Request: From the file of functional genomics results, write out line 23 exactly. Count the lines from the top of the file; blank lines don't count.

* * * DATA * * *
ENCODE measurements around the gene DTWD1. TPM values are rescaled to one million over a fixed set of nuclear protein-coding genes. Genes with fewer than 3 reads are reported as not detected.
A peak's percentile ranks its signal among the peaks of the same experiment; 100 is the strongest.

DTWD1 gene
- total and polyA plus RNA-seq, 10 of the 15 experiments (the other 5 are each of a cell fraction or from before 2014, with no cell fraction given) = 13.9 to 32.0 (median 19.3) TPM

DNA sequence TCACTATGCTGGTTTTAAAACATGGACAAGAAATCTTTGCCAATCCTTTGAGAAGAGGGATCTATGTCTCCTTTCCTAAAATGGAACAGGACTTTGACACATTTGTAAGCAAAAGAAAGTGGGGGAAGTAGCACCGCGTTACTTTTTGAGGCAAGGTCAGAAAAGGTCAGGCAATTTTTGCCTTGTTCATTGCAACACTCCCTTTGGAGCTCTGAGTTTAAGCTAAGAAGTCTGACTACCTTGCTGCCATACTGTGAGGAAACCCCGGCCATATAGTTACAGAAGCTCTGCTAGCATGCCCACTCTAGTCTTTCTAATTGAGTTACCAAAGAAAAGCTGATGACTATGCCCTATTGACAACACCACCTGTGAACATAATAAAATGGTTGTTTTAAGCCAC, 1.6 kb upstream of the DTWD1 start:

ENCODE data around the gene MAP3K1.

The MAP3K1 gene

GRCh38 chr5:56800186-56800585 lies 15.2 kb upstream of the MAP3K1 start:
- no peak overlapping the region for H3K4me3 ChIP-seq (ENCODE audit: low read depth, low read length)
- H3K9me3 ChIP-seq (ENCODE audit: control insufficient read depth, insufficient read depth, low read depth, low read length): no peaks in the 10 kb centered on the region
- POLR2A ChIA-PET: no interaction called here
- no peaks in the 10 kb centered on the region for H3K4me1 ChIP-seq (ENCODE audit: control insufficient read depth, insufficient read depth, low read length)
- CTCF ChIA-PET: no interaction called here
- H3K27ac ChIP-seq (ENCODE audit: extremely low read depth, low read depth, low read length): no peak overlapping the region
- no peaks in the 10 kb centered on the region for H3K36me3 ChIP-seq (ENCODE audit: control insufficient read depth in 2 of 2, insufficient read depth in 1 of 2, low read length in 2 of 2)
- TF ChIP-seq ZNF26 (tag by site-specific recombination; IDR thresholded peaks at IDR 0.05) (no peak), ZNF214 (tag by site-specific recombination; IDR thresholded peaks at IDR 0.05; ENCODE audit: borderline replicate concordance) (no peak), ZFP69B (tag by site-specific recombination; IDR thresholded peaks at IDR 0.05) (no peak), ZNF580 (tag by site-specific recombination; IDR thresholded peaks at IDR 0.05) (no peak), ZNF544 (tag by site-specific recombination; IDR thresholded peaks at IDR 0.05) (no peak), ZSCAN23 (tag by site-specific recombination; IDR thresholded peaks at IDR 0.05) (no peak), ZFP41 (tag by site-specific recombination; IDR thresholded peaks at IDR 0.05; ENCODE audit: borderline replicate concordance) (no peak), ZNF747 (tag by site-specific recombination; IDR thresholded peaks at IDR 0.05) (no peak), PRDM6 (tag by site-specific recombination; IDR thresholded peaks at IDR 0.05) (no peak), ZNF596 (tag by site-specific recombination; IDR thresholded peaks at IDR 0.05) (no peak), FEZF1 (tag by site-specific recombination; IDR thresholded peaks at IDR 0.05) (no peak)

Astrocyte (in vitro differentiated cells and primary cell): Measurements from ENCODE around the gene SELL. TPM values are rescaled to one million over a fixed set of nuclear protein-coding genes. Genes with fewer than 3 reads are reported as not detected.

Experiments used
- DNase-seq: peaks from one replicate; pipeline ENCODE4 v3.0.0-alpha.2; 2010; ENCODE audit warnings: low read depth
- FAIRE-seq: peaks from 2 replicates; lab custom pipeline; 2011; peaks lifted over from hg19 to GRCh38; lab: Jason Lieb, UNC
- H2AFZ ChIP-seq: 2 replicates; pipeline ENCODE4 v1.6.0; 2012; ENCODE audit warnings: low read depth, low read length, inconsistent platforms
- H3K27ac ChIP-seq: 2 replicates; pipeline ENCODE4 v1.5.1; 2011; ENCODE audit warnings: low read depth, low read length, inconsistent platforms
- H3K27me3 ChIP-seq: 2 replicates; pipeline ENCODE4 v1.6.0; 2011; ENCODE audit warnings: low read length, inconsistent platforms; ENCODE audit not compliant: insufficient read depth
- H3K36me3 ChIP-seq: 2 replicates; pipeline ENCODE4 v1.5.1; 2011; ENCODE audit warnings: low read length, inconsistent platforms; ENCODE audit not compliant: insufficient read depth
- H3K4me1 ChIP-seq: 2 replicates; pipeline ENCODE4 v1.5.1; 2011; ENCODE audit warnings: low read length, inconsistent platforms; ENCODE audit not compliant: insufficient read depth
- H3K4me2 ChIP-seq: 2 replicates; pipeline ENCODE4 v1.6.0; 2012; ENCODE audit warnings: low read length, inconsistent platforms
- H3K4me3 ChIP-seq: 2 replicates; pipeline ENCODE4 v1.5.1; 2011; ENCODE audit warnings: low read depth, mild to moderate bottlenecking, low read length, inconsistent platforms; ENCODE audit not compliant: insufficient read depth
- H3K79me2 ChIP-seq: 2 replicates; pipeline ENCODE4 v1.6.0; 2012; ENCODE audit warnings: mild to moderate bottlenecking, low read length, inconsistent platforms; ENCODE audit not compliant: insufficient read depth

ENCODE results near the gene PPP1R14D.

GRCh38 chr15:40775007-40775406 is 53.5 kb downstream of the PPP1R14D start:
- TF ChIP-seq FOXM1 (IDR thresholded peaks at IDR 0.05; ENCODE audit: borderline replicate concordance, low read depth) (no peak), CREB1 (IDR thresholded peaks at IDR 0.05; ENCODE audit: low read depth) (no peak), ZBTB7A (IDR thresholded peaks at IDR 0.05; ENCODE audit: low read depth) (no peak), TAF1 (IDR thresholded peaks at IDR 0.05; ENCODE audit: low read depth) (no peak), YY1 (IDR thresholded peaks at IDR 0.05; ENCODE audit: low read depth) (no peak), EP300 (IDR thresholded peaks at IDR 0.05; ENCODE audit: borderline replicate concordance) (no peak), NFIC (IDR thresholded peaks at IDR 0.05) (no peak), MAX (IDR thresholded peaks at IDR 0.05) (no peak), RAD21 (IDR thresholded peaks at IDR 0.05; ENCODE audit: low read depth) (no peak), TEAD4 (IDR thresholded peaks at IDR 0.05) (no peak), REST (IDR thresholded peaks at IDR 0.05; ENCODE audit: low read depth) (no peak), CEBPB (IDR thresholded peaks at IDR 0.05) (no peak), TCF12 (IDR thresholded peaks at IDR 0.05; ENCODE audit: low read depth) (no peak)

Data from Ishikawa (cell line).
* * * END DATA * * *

- H3K27me3 ChIP-seq: 2 replicates; pipeline ENCODE4 v1.6.0; 2011; ENCODE audit warnings: low read length, inconsistent platforms; ENCODE audit not compliant: insufficient read depth